This recently revised programme is designed for computationally and mathematically literate graduates wishing to pursue an in-depth study of modern approaches to information science. Emphasis is placed both on current industry practice and theory, and on data science methods and likely future trends in artificial intelligence, thus equipping graduates with the knowledge and skills necessary for a wide range of career paths in information-related fields.
Modes and duration
Tuition fees (2020/21)
Note on fees: The tuition fees shown are for the year indicated above. Fees for subsequent years may increase or otherwise vary. Further information on fee status, fee increases and the fee schedule can be viewed on the UCL Students website. Fees for flexible, modular study are charged pro-rata to the appropriate full-time Master's fee taken in an academic session.
Normal requirements for admission are a minimum of an upper second-class Bachelor's degree from a UK university or an overseas qualification of an equivalent standard. Applicants with appropriate professional qualifications or experience in relevant disciplines will also be considered. We welcome applications from those with science, engineering or humanities backgrounds. However, applicants are expected to demonstrate some technical and/or mathematical aptitude.
English language requirements
If your education has not been conducted in the English language, you will be expected to demonstrate evidence of an adequate level of English proficiency.
The English language level for this programme is: Good
Further information can be found on our English language requirements page.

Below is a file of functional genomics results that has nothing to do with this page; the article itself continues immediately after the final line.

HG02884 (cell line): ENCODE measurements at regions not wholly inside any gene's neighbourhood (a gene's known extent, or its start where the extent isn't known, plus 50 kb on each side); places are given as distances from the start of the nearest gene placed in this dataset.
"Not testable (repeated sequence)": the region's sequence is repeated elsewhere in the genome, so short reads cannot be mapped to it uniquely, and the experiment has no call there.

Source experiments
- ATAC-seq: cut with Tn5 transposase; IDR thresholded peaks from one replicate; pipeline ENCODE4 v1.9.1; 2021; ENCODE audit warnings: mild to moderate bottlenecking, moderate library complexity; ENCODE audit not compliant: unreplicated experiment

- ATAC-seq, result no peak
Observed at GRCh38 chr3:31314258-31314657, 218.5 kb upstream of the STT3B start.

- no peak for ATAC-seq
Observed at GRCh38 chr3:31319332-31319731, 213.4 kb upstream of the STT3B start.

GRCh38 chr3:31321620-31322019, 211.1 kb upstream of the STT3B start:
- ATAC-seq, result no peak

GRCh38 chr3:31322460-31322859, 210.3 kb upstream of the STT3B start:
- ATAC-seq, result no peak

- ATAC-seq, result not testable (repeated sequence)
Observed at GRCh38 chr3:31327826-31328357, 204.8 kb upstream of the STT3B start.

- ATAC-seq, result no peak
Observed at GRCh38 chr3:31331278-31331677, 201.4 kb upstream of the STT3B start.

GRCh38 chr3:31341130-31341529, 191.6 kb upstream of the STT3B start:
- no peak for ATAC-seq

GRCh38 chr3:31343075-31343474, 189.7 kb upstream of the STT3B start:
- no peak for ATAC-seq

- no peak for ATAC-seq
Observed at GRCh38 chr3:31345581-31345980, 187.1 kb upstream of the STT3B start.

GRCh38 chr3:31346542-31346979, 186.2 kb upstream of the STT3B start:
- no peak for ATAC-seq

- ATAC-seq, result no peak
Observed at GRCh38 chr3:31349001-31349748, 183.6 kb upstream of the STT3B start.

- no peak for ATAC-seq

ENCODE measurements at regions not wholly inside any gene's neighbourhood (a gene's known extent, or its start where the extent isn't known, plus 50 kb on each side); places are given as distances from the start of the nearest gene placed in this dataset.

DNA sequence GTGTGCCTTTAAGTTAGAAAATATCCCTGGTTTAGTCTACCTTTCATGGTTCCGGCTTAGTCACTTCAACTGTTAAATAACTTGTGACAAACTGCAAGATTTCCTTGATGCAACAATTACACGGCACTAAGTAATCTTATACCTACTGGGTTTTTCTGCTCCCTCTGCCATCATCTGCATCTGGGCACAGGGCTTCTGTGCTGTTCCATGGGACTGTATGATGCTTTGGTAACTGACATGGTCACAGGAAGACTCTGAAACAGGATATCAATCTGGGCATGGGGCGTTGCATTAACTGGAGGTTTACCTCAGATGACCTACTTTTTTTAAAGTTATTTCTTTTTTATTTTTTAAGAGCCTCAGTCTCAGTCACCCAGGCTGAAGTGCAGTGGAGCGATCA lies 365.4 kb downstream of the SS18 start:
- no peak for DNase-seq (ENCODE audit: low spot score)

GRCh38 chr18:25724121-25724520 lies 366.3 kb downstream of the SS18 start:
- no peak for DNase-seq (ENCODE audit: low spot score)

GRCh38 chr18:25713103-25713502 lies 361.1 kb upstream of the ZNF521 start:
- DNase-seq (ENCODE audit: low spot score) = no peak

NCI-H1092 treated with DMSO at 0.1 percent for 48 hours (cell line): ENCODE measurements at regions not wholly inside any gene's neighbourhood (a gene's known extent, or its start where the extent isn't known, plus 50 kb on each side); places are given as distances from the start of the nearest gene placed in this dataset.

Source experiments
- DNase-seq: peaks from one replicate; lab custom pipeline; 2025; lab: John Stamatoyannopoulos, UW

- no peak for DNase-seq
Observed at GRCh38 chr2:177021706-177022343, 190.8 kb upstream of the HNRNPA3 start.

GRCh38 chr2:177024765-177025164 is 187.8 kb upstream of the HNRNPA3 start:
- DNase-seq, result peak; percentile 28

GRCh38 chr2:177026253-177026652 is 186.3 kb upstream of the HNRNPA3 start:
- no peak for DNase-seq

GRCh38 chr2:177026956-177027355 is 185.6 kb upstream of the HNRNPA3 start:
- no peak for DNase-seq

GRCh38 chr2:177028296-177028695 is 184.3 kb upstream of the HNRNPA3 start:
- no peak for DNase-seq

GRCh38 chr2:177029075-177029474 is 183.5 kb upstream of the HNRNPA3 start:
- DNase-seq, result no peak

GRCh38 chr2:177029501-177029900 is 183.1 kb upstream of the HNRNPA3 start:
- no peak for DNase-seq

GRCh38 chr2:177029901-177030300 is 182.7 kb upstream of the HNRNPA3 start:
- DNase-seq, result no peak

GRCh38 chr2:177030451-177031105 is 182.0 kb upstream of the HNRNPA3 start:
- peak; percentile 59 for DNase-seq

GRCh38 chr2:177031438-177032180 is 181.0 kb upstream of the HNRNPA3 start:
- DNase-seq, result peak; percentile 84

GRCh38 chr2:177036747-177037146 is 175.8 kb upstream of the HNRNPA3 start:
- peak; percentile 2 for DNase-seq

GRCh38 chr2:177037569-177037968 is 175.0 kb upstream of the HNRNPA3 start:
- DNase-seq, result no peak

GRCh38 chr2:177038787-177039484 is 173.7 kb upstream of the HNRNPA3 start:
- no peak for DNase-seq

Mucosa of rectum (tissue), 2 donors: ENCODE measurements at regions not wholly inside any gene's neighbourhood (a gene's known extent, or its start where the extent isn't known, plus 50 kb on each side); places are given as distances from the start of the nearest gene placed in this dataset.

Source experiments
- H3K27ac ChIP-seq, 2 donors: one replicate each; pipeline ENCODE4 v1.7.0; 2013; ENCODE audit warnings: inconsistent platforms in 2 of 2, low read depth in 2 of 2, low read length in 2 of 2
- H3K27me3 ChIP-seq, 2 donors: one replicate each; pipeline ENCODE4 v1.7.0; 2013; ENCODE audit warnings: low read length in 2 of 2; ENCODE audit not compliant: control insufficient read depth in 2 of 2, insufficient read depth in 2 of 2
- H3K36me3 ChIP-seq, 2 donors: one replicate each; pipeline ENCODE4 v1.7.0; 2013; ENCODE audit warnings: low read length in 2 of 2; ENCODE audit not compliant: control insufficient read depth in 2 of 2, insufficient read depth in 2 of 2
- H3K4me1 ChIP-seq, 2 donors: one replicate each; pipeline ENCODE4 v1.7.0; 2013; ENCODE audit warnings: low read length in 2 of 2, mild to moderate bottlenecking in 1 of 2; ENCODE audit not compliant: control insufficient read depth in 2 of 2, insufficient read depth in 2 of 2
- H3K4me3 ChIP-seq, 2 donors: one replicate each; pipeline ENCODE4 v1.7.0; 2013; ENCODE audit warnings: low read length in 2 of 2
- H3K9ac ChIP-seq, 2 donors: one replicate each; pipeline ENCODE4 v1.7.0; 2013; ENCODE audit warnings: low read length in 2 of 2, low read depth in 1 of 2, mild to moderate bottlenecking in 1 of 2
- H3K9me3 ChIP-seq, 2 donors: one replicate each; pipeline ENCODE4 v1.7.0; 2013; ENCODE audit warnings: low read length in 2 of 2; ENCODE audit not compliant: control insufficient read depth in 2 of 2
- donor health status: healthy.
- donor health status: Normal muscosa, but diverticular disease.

Country-specific information, including details of when UCL representatives are visiting your part of the world, can be obtained from the International Students website.
International applicants can find out the equivalent qualification for their country by selecting from the list below.
Select your country:
About this degree
Students will learn a variety of topics related to information science theory and practice with emphasis on computational methods, data science and artificial intelligence. The programme is a roughly even mix of optional and core modules, followed by a term-three dissertation designed to train students in the research skills necessary for careers in academia and the higher echelons of industry.
Students undertake modules to the value of 180 credits.
The programme consists of five core modules (75 credits), three optional modules (45 credits) and a research dissertation (60 credits).
A Postgraduate Diploma, consisting of five core modules (75 credits), three optional modules (45 credits), full-time nine months or flexible study over 2-5 years, is offered.
A Postgraduate Certificate - any four of the modules available (60 credits), full-time 15 weeks or flexible study over a period of up to two years.
Upon successful completion of 180 credits, you will be awarded a MSc in Information Science. Upon successful completion of 120 credits, you will be awarded a PG Dip in Information Science. Upon successful completion of 60 credits, you will be awarded a PG Cert in Information Science.
Please note that the list of modules given here is indicative. This information is published a long time in advance of enrolment and module content and availability is subject to change.
- Fundamentals of Information Science
- Introduction to Programming and Scripting
- Logic and Knowledge Representation
- Database Systems Analysis and Design
- Systems Management
Optional modules (indicative list):
- Digital Curation
- Digital Resources in the Humanities
- Electronic Publishing
- Foundations of Machine Learning and Data Science
- Graph Databases and Semantic Technologies
- Individual Approved Study
- Information Governance
- Internet Technologies
- Introduction to Digitisation
- Legal and Social Aspects of Electronic Publishing
- Managing Information Organisations
- Organising Knowledge
- Server Programming and Structured Data
The list above only indicates commonly chosen options. In principle, students may apply to take any module offered within the department, or in other departments, subject to availability and with the tutors' permission.
All MSc students undertake an independent research project on a specific aspect of information technology and its application, which culminates in a dissertation of up to 12,000 words.
Teaching and learning